Shares of Savara Pharmaceuticals (NASDAQ: SVRA) fell nearly 76% on Thursday after the company reported that molgradex failed to meet the primary endpoint in a phase 3 study. The pipeline's lead drug candidate was being evaluated as a treatment for autoimmune pulmonary alveolar proteinosis (aPAP), a rare disease in which proteins and fats build up in the alveoli of the lungs, resulting in poor oxygen transfer to the blood and difficulty breathing.
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Molgradex didn't meet the study's primary endpoint of improving oxygen gradients in patients, but did meet a key secondary endpoint in improving scores on the St. George's Respiratory Questionnaire, which measures quality of life. Savara Pharmaceuticals intends to meet with the U.S. Food and Drug Administration (FDA) to determine the next steps for the experimental treatment that earned Fast Track designation only a month prior, but Wall Street isn't waiting around.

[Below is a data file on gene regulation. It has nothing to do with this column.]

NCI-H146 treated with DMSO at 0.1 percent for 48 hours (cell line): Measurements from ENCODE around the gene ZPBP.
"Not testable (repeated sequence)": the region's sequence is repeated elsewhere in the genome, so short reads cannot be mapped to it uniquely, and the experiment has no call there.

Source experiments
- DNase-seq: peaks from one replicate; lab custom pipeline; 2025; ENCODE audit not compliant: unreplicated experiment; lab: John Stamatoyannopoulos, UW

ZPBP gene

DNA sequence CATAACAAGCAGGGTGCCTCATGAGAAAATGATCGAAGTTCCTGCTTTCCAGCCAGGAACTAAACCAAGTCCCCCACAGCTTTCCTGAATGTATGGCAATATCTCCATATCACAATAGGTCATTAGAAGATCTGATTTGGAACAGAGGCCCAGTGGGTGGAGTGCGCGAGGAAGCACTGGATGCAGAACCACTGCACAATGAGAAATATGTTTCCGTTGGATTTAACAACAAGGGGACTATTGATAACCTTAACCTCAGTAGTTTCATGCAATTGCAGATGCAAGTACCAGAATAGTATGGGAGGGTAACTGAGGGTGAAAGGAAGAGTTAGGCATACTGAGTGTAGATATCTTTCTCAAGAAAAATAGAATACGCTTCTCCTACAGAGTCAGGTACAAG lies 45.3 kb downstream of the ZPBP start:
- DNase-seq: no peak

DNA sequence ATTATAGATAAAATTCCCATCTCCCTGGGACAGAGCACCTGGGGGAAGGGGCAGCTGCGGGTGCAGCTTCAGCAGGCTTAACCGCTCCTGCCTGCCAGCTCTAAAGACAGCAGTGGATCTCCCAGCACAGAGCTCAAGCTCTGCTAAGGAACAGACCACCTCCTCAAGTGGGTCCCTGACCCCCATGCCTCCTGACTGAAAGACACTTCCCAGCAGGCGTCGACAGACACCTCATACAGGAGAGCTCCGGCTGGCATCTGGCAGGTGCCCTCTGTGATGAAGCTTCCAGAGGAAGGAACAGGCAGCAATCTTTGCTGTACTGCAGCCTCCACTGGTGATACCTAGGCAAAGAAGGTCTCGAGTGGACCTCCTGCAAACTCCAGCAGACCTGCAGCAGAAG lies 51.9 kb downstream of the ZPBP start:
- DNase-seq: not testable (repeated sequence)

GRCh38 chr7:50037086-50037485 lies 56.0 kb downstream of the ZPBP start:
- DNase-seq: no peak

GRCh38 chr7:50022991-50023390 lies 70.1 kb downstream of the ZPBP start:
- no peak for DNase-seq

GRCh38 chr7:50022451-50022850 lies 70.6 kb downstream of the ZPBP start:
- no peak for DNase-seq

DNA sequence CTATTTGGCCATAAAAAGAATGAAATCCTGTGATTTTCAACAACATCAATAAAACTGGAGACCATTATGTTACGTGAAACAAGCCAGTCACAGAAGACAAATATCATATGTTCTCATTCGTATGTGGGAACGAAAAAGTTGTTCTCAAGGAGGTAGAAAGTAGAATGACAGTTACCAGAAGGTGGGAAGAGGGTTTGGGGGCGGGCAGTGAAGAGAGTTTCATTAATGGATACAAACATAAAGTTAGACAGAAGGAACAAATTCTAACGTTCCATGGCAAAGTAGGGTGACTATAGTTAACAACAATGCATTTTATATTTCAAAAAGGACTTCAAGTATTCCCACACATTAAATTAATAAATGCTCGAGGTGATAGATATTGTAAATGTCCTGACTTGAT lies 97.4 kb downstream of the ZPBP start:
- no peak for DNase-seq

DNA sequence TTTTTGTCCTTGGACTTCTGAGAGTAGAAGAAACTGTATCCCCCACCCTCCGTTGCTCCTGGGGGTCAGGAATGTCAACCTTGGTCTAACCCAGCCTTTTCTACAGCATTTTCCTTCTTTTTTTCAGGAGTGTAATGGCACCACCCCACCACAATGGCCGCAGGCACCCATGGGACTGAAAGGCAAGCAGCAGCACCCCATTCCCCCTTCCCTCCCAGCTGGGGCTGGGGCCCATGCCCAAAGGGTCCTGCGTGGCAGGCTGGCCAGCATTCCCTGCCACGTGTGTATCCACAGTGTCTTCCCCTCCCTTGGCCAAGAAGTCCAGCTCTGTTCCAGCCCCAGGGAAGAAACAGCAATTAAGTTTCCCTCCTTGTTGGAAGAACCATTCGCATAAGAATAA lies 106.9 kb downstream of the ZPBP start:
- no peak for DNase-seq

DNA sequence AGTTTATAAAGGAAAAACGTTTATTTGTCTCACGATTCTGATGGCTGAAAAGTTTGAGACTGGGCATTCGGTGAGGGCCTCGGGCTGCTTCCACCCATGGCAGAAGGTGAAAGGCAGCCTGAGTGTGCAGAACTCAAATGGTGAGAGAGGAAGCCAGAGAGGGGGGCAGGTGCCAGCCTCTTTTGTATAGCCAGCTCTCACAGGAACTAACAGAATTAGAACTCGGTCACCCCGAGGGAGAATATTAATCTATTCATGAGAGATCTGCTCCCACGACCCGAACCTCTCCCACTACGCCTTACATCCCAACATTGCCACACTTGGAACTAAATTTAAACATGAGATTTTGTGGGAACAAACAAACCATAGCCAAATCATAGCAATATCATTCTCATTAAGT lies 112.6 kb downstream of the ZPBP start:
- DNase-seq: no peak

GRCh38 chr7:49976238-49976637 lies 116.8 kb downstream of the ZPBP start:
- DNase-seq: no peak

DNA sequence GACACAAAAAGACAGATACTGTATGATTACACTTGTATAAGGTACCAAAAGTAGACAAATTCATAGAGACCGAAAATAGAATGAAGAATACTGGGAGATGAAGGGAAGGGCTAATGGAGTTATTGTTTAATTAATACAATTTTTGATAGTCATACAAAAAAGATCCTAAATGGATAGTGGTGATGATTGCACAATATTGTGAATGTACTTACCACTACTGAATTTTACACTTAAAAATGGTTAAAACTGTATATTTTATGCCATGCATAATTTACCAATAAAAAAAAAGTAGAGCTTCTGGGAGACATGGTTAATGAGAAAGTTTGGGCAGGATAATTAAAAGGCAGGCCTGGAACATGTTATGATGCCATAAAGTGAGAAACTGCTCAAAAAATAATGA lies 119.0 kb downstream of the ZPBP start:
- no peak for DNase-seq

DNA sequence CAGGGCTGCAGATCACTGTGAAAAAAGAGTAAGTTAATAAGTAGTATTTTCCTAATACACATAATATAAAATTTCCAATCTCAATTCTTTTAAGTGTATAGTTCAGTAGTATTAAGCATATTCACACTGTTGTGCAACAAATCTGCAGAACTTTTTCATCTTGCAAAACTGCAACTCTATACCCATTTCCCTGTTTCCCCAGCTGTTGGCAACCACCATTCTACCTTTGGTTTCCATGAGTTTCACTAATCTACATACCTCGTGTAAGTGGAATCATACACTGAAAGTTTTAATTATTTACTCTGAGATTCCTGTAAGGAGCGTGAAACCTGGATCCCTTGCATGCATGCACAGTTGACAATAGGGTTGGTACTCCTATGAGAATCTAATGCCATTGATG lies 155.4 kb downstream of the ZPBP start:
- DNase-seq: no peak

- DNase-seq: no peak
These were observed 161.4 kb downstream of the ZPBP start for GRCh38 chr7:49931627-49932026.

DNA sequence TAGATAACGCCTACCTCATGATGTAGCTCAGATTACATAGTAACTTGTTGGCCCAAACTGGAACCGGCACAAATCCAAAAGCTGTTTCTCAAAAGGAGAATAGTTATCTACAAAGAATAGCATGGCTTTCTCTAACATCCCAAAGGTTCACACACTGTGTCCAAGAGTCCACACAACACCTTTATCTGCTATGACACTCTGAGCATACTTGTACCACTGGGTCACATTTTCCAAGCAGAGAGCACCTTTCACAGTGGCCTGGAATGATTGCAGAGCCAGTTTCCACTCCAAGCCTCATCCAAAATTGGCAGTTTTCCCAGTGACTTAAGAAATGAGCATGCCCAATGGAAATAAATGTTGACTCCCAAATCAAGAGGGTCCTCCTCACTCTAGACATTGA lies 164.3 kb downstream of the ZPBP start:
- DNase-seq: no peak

As of 11:24 a.m. EDT, the stock had settled to a 75.4% loss.
Molgradex is an inhaled formulation of recombinant human granulocyte-macrophage colony-stimulating factor (GM-CSF), which plays a role in clearing the protein and fat mixtures that clog up alveoli in aPAP. Individuals with the autoimmune disease produce immune cells that block the production of GM-CSF. However, the phase 3 data suggest replacing GM-CSF through an inhaler might not be a viable stand-alone treatment option.
The late-stage failure of molgradex is having such a devastating effect on shares of Savara Pharmaceuticals because the data doesn't appear to support the hypothesis that the drug could effectively treat aPAP symptoms.
Savara Pharmaceuticals once thought its two lead drug candidates had the potential to generate combined peak annual sales of $1 billion. That possibility now appears to be off the table following the poor showing for molgradex in aPAP. It's too soon to say whether the drug candidate can be salvaged, but with the company's market cap now roughly in line with its cash position at the end of March -- approximately $105 million -- Wall Street doesn't seem interested in waiting to find out.
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